Q: One of the players said it was explained to them that a vaccine was being developed even before COVID-19 got here. I'm assuming that just means different forms of this virus, and not this virus specifically. Is that what the player was referring to?
A: So what I talked to them about is people revert to the catchphrase, this was a rushed, process, or the vaccine was rushed. And I tell them we've been working on mRNA technology for over a decade. But also, in terms of mRNA technology, this was being looked at for cancer treatment, it was being looked at for Zika. Johnson & Johnson developed a similar type of vaccine for Ebola. And so, just I just remind him that some of these processes were already in place. And when we got to the point of having a pandemic, that there was a change in direction of applying this technology to this novel coronavirus.
Q: Is there a difference in a player taking a vaccine for himself compared to taking the vaccine and endorsing it on a public scale? Can you recognize sort of the fine line that a player may walk if he doesn't want to be out in public, but he understands, internally, it may be important for him to take?
A: There’s a lot of nuance with this vaccine. But that nuance ... we're talking about walking the line of public/private, getting vaccinated and sharing it or telling people you have COVID. That's private health information, that stuff is protected by law. And so I think what's really important is, number one, the decision to be vaccinated. Because you're protecting yourself, and we want to make sure when you look at the numbers of people who've been infected, hospitalized and die, and in particular in the Black community, I need us to be vaccinated at the end of the day. The decision to be more public is one that we would love for people to do. But I don't want that process or that ask to derail people from the decision to be vaccinated. I could have gotten my vaccine and not shared or just tell people I've been vaccinated and not show pictures or the video of it. But what was first and foremost was clearing the hurdle of deciding to be vaccinated. I was hesitant. I had my questions and concerns when I was emailed by our hospital saying that I was eligible to be vaccinated, and we were going to do it in a month. That was in mid-November. And I was like, I'm not ready. I have questions. So that other people have that same position, I completely understand the historical context, the current context. And so I would love for people, yes, to be partners and outspoken about this. But I think that that misses the point. The point is, if you told me I could get 100% compliance with people taking the vaccine, but we might not get anybody to be a spokesman from a medical doctor point of view, give me that. Then we can work on finding people who will be more public, but from the medical point of view, I need people to be vaccinated. And then from there, we can have a discussion about PSAs, PR and that thing. But I think with the numbers of infected and dying, hospitalized, the most important thing is that we get people vaccinated.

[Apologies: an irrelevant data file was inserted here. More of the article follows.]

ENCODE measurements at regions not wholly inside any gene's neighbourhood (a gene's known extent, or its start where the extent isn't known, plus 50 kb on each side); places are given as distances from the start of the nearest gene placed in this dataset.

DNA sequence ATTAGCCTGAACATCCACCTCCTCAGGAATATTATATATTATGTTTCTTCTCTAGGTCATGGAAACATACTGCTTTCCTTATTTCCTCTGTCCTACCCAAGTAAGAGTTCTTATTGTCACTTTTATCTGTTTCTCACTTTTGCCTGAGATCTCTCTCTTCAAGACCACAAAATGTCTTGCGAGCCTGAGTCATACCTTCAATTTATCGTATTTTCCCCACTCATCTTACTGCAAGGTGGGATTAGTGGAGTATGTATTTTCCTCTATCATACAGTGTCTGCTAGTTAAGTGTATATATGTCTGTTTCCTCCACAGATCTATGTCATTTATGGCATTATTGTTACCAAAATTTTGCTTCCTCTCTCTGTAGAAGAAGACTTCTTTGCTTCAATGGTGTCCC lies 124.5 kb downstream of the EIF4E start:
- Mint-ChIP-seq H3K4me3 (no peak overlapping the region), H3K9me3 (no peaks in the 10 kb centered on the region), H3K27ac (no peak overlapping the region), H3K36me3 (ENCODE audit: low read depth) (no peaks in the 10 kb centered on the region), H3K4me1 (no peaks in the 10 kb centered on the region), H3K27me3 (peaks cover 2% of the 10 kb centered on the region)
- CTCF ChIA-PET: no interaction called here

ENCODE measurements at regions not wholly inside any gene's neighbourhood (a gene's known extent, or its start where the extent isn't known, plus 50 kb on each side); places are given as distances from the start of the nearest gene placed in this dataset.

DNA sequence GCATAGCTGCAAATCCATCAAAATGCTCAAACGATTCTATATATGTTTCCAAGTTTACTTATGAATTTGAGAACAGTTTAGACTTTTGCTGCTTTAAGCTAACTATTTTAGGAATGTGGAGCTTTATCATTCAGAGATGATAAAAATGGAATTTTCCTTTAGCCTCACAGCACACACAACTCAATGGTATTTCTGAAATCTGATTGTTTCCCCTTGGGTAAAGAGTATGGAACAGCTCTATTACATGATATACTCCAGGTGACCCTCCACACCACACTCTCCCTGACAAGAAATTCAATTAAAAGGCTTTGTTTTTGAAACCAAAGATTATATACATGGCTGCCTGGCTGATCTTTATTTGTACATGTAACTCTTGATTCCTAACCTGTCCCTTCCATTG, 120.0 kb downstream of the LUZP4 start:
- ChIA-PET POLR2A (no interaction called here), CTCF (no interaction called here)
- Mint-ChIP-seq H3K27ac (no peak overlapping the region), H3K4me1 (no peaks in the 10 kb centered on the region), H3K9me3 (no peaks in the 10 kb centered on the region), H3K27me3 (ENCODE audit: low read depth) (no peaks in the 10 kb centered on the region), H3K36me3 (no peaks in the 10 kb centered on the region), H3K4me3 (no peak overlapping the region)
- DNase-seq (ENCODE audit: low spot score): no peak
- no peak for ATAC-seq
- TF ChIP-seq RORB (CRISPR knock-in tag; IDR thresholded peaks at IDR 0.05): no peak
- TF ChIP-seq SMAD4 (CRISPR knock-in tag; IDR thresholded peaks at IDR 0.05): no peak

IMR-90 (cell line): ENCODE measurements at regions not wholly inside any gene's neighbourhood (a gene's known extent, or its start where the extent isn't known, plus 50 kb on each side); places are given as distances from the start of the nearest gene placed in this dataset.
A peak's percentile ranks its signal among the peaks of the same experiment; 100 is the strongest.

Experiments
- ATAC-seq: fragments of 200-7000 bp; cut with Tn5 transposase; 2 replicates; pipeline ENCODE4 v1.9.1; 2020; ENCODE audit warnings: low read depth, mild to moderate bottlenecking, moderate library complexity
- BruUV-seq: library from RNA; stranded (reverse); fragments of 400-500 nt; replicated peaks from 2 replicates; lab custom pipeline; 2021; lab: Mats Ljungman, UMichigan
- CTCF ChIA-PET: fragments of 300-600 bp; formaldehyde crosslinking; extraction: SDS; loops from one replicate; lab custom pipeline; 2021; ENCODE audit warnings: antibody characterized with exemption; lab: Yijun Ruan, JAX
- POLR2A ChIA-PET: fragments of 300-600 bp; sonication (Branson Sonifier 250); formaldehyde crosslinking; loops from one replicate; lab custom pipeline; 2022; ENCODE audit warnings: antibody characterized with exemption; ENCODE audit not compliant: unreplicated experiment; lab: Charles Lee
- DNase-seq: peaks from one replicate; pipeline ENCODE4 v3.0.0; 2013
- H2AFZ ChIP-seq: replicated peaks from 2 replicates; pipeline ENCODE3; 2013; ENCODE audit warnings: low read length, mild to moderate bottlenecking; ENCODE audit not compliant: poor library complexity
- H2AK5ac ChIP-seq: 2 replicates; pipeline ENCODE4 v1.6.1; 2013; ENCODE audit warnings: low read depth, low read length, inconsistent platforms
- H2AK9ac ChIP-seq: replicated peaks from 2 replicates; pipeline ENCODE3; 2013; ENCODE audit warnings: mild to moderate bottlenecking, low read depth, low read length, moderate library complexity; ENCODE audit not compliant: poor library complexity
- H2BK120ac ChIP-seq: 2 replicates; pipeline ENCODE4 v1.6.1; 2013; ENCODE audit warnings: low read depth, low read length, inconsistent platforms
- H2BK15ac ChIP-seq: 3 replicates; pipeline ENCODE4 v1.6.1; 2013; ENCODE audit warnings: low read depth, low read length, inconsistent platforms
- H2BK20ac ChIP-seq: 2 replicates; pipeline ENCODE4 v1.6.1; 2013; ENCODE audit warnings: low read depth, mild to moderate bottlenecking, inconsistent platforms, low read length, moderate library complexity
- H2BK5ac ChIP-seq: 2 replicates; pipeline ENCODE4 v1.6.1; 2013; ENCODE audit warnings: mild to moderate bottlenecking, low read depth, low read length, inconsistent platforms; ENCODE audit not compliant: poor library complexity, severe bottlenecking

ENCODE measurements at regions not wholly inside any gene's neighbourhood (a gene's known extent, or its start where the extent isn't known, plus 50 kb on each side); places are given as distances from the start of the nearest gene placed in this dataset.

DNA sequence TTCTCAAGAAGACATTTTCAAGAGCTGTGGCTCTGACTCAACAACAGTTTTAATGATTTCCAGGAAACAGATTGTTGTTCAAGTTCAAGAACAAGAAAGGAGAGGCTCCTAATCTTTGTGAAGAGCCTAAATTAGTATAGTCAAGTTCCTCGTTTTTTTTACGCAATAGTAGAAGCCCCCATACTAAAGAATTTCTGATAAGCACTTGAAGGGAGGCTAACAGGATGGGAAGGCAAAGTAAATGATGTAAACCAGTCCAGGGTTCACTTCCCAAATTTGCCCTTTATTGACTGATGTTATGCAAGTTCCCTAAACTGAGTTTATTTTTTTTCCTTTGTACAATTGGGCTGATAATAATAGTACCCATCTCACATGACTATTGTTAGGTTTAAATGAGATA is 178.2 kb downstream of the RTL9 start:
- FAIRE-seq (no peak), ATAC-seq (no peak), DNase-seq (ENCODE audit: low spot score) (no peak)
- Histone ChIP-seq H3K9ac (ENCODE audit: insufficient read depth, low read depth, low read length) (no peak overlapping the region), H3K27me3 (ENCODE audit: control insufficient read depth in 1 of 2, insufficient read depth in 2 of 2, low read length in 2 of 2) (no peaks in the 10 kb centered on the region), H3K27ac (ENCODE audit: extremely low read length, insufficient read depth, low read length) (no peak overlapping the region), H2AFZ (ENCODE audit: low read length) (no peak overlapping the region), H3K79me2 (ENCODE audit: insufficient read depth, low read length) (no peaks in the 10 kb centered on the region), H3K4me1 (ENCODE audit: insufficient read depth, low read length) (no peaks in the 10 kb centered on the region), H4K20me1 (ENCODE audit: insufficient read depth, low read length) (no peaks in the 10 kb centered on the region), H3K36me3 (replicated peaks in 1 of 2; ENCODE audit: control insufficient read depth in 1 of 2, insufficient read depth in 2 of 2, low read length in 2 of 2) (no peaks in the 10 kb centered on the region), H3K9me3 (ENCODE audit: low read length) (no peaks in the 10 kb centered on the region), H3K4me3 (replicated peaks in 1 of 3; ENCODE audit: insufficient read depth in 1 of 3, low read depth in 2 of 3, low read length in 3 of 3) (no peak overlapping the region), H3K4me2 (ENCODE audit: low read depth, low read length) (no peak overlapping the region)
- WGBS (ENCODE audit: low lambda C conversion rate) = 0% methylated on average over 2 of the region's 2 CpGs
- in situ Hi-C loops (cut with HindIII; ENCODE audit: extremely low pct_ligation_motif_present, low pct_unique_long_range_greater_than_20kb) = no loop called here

Q: The Ben Simmons and Joel Embiid contact tracing came up, and everybody said this is why you shouldn't be having an All-Star Game. My initial thought was this is why you can have one because the protocols are working. Did you look at that as being sort of like confirmation for success?